Surfing UK: a nation in search of attitude

It is not just at the Olympics that Britain disappoints. Despite some locations to rival California's golden coastline, the country's biggest surfathon came to a close this week with little to excite the home fans.
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The Independent Online
From foaming, pouting peaks of cylindrical ecstasy through to flaky filleted troughs of crumbly despair, the Headworx Cherry Coke Surf Festival at Fistral Beach, Newquay, has been a two-week-long scene of extreme barometric and emotional highs and lows. The eventual winner of the climax of this surfathon, the Headworx Pro, was a rookie on the Associated Surfing Professionals world tour, 18-year-old Taj Burrow from Yallingup in Western Australia, a kid with sun-bleached hair and salt-cracked lips who surfs like a dream.

But there were also the ingredients of a nightmare in a surf contest with no surf. It was predictable that the surf gods would punish the presumption of scheduling the finals for 3pm Sunday by serving up perambulatory wavelets at the weekend rather than seething, spitting, soul-churning barrels. Imagine turning up for the Cup final and finding that Wembley had mysteriously shrunk to a postage stamp-sized patch of well-mowed turf. Thus, the Headworx final was enacted on the dregs of a dying swell on Saturday. By Sunday those pumping sine-curves of a few days before had, like flickering life- signs on a cardiograph, flattened into a terminally straight line.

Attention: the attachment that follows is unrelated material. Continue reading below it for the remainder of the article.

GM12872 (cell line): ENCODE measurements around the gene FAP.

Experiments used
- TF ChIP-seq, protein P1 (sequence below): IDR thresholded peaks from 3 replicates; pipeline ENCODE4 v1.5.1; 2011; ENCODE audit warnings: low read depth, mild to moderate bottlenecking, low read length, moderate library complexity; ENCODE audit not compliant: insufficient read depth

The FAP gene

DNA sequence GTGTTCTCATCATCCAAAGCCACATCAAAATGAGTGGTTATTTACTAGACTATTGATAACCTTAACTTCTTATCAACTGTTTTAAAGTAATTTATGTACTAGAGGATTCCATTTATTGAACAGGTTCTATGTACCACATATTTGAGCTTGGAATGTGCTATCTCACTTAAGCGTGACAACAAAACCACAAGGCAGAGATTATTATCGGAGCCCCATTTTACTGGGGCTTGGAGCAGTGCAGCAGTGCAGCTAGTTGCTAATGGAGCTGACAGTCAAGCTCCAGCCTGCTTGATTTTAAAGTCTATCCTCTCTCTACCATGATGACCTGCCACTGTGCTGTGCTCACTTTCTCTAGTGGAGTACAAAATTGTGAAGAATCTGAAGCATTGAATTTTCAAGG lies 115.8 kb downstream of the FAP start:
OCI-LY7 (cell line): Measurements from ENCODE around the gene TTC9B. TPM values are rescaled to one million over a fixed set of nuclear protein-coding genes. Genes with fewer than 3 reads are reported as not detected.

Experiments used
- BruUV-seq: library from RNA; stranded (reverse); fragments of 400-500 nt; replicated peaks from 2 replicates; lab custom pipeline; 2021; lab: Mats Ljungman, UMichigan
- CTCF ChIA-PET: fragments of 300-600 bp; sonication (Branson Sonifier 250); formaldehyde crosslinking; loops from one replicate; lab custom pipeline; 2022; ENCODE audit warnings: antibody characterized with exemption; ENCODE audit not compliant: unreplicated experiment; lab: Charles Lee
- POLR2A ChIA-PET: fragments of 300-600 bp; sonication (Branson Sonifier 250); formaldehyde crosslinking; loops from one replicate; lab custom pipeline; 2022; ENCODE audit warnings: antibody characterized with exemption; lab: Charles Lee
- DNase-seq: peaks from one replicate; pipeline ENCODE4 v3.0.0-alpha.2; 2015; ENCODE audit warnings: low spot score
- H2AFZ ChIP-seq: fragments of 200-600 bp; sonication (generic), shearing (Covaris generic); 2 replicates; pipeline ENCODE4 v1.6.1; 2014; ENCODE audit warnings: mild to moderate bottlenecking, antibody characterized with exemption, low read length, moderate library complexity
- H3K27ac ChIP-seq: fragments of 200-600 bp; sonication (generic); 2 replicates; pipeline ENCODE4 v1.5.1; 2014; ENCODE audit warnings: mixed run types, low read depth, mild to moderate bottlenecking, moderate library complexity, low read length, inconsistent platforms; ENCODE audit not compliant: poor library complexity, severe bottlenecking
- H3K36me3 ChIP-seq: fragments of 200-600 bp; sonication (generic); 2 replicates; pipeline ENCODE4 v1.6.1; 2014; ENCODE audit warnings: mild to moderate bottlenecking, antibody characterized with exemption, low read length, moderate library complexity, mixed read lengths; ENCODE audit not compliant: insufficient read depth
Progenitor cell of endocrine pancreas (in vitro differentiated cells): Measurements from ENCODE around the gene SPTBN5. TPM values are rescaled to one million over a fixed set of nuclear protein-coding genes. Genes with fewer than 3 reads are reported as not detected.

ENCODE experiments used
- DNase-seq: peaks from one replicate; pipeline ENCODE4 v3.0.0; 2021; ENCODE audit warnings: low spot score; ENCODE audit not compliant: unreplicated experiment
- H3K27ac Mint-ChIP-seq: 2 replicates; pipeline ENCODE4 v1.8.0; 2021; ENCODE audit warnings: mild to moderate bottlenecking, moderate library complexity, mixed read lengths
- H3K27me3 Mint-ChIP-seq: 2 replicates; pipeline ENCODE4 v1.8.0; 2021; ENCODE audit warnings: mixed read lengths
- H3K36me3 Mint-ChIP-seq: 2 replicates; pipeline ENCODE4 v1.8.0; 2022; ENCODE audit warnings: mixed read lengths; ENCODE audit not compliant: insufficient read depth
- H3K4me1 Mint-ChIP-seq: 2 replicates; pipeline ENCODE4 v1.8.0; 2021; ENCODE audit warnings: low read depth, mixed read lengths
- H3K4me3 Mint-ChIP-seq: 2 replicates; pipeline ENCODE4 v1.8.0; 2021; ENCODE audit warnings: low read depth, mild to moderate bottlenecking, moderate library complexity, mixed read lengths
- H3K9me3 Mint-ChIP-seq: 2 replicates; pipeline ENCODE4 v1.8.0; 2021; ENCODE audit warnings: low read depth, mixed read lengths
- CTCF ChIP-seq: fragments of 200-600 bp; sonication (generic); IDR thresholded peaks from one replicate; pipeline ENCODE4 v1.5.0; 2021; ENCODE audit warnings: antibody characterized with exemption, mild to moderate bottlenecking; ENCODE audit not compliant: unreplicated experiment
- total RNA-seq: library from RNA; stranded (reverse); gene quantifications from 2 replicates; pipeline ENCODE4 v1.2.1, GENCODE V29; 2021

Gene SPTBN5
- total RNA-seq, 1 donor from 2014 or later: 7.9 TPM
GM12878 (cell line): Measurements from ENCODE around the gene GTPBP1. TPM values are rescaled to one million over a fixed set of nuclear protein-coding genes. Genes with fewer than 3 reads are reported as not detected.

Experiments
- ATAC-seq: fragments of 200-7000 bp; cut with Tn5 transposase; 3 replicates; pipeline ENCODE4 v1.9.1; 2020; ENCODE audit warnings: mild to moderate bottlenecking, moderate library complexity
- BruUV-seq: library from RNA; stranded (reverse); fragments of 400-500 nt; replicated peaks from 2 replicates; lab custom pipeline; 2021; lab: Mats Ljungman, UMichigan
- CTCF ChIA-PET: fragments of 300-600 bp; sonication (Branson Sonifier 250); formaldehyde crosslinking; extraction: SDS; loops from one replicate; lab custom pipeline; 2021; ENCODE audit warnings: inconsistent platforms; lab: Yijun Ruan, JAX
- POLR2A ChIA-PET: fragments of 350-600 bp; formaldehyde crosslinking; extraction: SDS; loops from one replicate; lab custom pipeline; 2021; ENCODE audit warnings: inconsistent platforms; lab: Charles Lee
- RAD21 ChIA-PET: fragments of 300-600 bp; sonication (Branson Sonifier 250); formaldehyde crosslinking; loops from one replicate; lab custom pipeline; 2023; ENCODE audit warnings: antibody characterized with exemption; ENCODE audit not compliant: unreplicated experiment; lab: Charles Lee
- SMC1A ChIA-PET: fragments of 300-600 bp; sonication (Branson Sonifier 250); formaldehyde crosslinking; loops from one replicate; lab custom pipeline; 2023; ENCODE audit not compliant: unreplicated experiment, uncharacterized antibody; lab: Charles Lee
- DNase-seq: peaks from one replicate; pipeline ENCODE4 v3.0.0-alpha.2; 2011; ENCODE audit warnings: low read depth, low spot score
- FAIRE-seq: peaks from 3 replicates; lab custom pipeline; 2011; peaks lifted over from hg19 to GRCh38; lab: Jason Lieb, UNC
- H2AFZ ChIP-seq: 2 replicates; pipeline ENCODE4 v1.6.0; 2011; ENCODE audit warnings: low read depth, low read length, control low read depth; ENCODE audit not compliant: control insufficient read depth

The last four surfers, desperately milking those limp, saggy ex-waves for their last ergs of energy, were all Australians. Burrow had the distinct advantage of being the lightest, skinniest guy in the field, riding the shortest, slimmest board, a 5ft 11in Swallow-tail thruster with a koala logo shaped by Maurice Cole, the man who has shaped champions such as Tom Curren. The oldest and heaviest of the contenders, Mark - "Occy" - Occhilupo, 30, making a dazzling comeback after years in the wilderness, came in fourth.

Even though they were on their home-break, all the British hopefuls, Spencer Hargraves, Russell Winter, Lee Bartlett, and Tarwin Williams, went out in the early rounds. Rather like Atlanta, the Atlantic medal ranking goes roughly like this: Australia, US, Brazil, others . . . Brits. We petered out long before the waves did. Since the glory days of Martin Potter in 1989, Britain has slid to become the Atlantis of world surfing.